Flamboyant carnivals with dazzling costumes. Elaborate parade floats and endless samba are Brazil's trademark. In neighboring Uruguay, late-summer festivals evoke similar mass appeal but with a very distinct style. While Uruguayan music seems to me most notable internationally through the tangos of Carlos Gardel, center stage on the streets of Montevideo during carnival time belongs to the rhythmic drumming of "La Murga" or "El Candombe."

After heating, stretching and cooling leather coverings over carved wooden drum shells or "tambores," small bands of "Murgistas" take to the streets in the early hours for the traditional call to the carnival. Rich, melodic beating continues for hours as they walk slowly from street to street, gathering adults and children along their journey to one of hundreds of local meeting grounds where great entertainment, outstanding food and the spirit of communal brotherhood are celebrated round-the-clock.

Carlos Perez-Franco captured the flavor and essence of this important local tradition as well as the political and social impact in three series: "El Candombe y Las Tamborileras," "Carnaval Uruguayo" and "La Musica."



"Engulfed in rapid lifestyles with omnipresent pressures to 'succeed,' some often forget to appreciate the world in which we live, obscuring the positive qualities that define our society and provide our daily pleasures," states Carlos Perez-Franco, with particular reference to his native Montevideo. After thirty years outside of Uruguay, and supporting his belief that artists draw best from their immediate surroundings, Perez-Franco has encountered no shortage of inspiration for an urban series that investigates both Latin American and European architectural and cultural influences that have contributed to Uruguay's social character through various generations.

"While some tend to devalue the reality around us in search for some higher order of insight or profound revelation, I'm intrigued by the unique inter-relationships and traverses within that which is experienced every day. I don't need to invent anything, it's there for all of us to explore and cherish."


Some have called Uruguay, a small nation nestled between Argentina and Brazil, a "Euro-styled urban center with a large farm attached." Most prevalent in the country's interior region are cattle and sheep ranches, the source for three of Uruguay's major exports: beef, leather and wool. These farms are also the domain of the "gaucho" and a way of life which has remained largely unaltered throughout a century otherwise characterized by agro-industrial modernization and technological change.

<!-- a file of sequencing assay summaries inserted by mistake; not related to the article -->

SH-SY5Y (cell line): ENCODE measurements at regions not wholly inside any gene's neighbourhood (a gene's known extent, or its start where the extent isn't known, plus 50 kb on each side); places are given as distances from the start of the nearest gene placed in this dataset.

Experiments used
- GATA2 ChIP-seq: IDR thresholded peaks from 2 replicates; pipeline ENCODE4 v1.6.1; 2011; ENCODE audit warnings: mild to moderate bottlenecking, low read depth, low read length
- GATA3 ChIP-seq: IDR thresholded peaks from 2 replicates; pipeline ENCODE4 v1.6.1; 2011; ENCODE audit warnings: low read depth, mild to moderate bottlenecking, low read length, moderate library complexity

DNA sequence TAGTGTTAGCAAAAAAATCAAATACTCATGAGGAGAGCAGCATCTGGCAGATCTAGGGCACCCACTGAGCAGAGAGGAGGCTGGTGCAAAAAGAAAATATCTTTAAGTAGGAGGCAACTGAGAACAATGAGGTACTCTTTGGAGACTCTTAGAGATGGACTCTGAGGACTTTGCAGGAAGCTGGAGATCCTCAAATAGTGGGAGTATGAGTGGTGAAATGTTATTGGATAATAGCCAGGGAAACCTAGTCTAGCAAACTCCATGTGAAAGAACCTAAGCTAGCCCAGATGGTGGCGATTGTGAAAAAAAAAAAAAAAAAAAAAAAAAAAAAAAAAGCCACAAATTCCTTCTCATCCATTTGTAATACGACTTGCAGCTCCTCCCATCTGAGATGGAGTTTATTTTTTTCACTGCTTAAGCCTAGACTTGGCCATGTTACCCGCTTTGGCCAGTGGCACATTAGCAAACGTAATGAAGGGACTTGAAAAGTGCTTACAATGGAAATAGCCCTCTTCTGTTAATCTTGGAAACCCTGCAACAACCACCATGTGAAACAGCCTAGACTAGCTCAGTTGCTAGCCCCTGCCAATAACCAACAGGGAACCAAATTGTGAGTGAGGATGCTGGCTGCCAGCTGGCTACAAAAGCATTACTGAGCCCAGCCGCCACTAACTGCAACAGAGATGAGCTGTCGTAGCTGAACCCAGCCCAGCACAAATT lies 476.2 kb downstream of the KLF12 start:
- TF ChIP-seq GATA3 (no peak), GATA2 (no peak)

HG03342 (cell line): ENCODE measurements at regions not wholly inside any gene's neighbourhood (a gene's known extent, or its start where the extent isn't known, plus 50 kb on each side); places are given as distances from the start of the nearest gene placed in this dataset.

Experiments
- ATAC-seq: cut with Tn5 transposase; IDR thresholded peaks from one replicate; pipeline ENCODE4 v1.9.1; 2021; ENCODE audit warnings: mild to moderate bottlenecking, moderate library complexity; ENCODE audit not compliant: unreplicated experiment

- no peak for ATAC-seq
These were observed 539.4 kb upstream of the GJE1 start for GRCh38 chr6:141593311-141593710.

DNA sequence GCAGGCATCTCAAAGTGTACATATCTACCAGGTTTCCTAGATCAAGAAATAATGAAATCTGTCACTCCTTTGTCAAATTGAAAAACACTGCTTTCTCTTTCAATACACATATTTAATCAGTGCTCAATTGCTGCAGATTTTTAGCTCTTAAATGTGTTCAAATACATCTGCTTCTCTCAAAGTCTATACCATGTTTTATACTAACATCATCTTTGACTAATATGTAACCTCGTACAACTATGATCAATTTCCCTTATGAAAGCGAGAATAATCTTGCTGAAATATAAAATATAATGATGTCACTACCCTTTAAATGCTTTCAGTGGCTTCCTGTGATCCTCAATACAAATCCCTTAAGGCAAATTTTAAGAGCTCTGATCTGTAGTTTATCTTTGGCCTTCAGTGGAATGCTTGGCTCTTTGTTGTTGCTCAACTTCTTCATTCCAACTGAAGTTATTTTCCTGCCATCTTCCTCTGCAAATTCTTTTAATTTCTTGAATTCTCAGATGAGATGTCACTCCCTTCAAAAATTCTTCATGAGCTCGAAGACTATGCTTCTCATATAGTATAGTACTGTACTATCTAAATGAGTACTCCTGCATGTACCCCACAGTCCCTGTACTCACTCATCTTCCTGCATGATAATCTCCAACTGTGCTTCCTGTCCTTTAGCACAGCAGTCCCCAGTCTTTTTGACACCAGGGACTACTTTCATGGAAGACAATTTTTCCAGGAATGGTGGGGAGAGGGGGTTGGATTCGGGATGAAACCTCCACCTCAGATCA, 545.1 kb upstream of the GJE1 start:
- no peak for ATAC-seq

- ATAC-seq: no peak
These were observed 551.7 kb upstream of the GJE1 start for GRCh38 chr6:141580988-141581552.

The gauchos remain simple and pure. Up at daybreak, retiring as the sun sets, they rely on rudimentary equipment and their beloved equine transport, with Mother Nature called upon to provide a balanced diet for their prized livestock. By shunning artificial fortifiers and growth stimulants, Uruguayan beef has remained top-rated worldwide, as are leather products hand-crafted by family members for personal use and income supplementation. Gaucho folklore speaks of rural fairs and festivals, livestock competitions, stampedes, massive open-pit barbecues for entire communities, folk music played on home made instruments and the traditional leather and sheepskin garb..... a romanticized characterization of a tough breed who remain true to themselves through grit, sweat and adherence to an honorable set of values and priorities.

From the largest urban centers to the smallest towns, the unity and cohesion of human developments with the environments that surround them is determined primarily by the attitudes, desires and actions of the residents themselves. Economics surely plays a role, but affluence alone does not guarantee safety, health or pleasure. Where and how we choose to live is a reflection of our values and priorities, the quality of such being determined by our respect and appreciation of nature and communal space as well as our own.

Without preference or preconception, Carlos Perez Franco investigates this theme worldwide to determine whether "quality of life" is a dream, a reality or an oxymoron.


  • 1
  • 2